We discuss the situation from last meeting, when a newcomer and non-rationalist showed up and got into a testy argument with Life Engineer. We concluded that it was primarily a matter of conflicting expectations; the newcomer was expecting a more "salon"-type, open-ended, intellectual conversation like the kind we have on our casual Sunday lunches. Additionally, he has probably never been asked such probing questions as was asked of him; in fact, most people probably haven’t.

We decided that we need to be more clear on setting expectations. "A genuine desire to change" will be an explicit requirement for anyone who attends, in the same way that "a desire to not be an alcoholic" is a requirement for AA.

Since it wasn't quite time to start yet, and only core members were present, we allowed ourselves to follow a short tangent from Life Engineer about a comic he read recently about the failure modes of the United States government; specifically how political parties and the internet have thrown a wrench into the system that the Founders created. Since we weren't seriously entertaining the problem we didn't allocate much brainpower to it; the only obvious solution is a factory reset of our government, which would likely only happen if something else Very Bad happens.

With the arrival of our 4th and final RSVP for the evening, we began the Dojo.


"W", one of our founding members, began by reporting that his adventures in weight loss continue to go positively. His conscious effort to abstain from Entertainment Eating has become habitual now, requiring little to no effort, after about 2-3 months of implementing it. He spoke about his aspirations; how his ideal self is an "impossible person", something to constantly strive for. In addition to a lovely tangent on "Positive Social Butterflies" (the butterfly effect mixed with an improved variant of the Golden Rule), W talked about how one of his favorite techniques is a particular kind of reframing where instead of seeing what actions he can take to accomplish his goals, he first checks to see if there's anything he can *stop* doing in order to accomplish his goals.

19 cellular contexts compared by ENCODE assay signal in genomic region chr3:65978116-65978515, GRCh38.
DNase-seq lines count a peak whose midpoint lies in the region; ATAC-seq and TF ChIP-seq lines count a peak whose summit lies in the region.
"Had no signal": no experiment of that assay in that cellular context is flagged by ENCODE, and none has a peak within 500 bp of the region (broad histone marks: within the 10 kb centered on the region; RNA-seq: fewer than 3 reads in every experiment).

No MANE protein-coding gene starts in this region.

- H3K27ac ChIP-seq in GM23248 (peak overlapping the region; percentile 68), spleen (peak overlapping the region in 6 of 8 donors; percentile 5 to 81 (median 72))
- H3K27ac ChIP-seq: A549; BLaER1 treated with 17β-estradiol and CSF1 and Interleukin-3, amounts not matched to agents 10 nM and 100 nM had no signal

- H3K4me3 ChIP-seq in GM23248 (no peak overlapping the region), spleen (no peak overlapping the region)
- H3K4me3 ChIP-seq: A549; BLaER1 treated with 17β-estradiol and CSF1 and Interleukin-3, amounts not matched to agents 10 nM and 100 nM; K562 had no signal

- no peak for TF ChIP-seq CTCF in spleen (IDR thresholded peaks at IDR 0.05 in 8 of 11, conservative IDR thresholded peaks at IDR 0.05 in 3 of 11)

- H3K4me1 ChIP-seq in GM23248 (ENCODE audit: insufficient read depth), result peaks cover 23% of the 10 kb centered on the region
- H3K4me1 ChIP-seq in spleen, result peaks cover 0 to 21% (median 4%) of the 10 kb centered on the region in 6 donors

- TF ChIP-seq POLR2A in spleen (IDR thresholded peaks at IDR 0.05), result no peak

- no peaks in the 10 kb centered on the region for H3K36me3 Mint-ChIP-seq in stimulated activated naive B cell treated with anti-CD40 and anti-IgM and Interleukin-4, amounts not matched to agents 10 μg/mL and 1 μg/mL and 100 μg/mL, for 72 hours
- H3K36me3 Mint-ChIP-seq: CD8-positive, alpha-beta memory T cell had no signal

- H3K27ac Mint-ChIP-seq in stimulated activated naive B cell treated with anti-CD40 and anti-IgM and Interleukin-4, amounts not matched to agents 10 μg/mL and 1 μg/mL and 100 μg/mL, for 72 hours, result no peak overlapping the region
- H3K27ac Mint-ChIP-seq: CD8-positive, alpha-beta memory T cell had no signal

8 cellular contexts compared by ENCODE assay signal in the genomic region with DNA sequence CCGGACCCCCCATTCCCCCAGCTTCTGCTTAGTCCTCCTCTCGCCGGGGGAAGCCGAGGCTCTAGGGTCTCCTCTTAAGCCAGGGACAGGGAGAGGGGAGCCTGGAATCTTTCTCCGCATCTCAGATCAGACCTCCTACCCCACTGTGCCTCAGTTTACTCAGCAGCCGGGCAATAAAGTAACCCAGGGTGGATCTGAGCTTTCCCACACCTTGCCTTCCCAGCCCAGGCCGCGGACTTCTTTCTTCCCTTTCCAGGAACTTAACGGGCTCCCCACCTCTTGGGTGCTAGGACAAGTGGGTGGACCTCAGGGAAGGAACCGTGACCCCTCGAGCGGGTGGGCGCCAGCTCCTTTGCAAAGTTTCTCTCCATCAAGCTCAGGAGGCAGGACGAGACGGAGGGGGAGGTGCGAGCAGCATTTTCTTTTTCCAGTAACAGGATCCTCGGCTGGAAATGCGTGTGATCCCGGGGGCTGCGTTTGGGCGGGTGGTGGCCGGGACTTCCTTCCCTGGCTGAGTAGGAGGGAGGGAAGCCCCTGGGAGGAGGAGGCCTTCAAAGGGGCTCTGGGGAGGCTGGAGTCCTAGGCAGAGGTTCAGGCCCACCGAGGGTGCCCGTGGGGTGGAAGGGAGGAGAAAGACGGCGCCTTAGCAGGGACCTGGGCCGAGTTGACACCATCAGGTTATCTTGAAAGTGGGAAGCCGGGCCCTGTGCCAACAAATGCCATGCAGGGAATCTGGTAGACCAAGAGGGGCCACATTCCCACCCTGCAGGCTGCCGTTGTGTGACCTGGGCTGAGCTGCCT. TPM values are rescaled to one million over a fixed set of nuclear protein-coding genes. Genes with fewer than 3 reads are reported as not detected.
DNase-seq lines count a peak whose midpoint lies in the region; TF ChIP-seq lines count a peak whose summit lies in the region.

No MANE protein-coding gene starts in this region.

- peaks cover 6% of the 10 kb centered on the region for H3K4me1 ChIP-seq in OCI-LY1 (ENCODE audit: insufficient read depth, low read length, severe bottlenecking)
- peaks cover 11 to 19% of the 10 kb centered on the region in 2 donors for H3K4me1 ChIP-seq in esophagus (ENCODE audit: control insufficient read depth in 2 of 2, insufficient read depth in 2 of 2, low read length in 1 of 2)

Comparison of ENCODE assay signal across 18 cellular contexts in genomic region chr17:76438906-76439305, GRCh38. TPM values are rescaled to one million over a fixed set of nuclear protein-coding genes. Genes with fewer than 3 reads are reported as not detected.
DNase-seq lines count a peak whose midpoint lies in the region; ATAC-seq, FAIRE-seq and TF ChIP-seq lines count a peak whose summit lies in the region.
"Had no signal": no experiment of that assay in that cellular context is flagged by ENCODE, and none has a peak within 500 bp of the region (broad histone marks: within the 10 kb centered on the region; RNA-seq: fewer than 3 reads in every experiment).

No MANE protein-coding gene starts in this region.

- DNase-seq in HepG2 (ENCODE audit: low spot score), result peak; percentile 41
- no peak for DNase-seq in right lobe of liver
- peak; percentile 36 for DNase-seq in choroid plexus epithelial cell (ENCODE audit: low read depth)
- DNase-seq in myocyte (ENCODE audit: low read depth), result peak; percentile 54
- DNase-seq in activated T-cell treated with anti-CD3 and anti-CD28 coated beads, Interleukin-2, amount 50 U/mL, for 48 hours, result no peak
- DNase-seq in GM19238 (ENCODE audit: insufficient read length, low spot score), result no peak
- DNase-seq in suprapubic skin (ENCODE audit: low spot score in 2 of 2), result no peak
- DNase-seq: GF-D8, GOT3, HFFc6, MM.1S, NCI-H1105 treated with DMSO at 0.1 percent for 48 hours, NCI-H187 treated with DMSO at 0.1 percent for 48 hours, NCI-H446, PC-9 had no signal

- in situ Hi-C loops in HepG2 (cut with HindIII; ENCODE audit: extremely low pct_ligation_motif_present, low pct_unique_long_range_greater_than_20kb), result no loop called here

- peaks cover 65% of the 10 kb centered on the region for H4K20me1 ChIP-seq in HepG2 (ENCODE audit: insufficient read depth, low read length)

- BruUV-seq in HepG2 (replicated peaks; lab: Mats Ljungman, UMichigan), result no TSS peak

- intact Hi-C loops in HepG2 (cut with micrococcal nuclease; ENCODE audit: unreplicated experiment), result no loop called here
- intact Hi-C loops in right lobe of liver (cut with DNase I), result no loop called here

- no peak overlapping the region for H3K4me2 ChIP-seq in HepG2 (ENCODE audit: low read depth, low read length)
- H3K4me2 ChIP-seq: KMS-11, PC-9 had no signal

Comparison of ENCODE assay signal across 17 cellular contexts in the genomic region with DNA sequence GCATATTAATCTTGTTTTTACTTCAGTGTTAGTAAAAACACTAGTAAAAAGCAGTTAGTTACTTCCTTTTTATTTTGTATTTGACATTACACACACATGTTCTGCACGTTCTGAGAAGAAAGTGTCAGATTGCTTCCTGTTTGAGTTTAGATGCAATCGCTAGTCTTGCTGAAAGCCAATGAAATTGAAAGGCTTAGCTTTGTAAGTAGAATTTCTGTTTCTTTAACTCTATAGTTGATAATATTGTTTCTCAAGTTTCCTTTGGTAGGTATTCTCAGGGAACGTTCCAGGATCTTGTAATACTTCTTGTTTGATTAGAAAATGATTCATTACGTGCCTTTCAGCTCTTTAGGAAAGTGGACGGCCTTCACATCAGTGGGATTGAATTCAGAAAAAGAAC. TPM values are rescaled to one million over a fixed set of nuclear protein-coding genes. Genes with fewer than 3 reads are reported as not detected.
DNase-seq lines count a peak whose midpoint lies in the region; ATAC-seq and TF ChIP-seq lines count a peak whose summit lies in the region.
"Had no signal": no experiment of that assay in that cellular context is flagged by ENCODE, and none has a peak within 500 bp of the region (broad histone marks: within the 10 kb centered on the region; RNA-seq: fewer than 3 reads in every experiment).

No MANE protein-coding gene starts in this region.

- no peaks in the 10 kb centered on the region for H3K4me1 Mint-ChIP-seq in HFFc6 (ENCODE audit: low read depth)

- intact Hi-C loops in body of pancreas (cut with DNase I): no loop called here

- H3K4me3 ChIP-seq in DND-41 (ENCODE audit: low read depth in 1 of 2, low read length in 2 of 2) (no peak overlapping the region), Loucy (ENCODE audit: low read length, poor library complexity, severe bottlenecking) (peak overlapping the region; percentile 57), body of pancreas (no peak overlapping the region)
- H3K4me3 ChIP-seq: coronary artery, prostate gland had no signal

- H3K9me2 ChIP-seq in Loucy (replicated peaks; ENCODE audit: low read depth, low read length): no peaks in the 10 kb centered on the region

I went next. My book reading is going slowly but surely. Chapter a day on average. My review of A Way of Being is positive so far. I also vented about some drama with friends; will share more when I need actionable advice (I’m just in a waiting period right now). As general actionable advice, Life Engineer thinks people should take more responsibility for the words they say; specifically they should say what they mean. We then concluded my phase by discussing ‘Ask’ vs ‘Guess’ vs ‘Tell’ culture and how it relates to my social drama.

Since the order came around to Life Engineer at this point, he spoke up and said "I bought 10 copies of a Brene Brown book and handed them out to everyone I know."


He is primarily concerned with growing his business. Word of mouth tends to work best in his industry, but he is unsure of how to inject himself into the community. I shared a personal anecdote about my recent move which may or may not be helpful; I printed out an introductory note, and put them on the doors of all my closest tennants, offering friendship and cooperation. I had one person actually reach out, which was surprising, and we plan to hang out soon. Life Engineer was not inspired much by this, but he is interested in how it pans out for me, and thinks I should go all-out and make posters.

We had a semi-related discussion at this point about what I thought was the pretty typical awkward relationship people have with their apartment neighbors. W doesn't experience this; he is very much involved in a culture that his building shares, which puts everyone on a first name basis. He talks about a neighbor who has a missing leg, and muses about why it's a social taboo to openly remark about such things. This threatened to suck us into one of our famous tangents, which we briefly touched on: why there are social taboos about people's injuries/anomalies.


Now we come to our usual topic at the end about how to improve the Dojo. Life Engineer is interested in unpacking the Dojo's slogan "we are all imperfect decision makers"; he doesn't see in his personal life that he ever really makes "bad" decisions. He can see where he could have done something different to make his life easier, but the payoff would have been negligible. However, in his line of work, he encounters people all the time who have the same belief: "I don't make bad decisions", and yet their marriages are falling apart, they have an addiction, etc. He acknowledges that "people make bad decisions" is a reality, but he has trouble seeing it in himself and is interested in whether that's because he truly doesn't make bad decisions, or if he is in the same boat as his clients where he simply doesn't see it.

This is more of an open question for us to mull over than anything else. We need to think about it more in-depth before we propose solutions. He wants to wrestle with it not only due to the obvious concerns (eg "Change into what?", "Is what we are doing as a community valuable?"), but also due to the failure mode of sounding patronizing to people who are in a completely different worldview.


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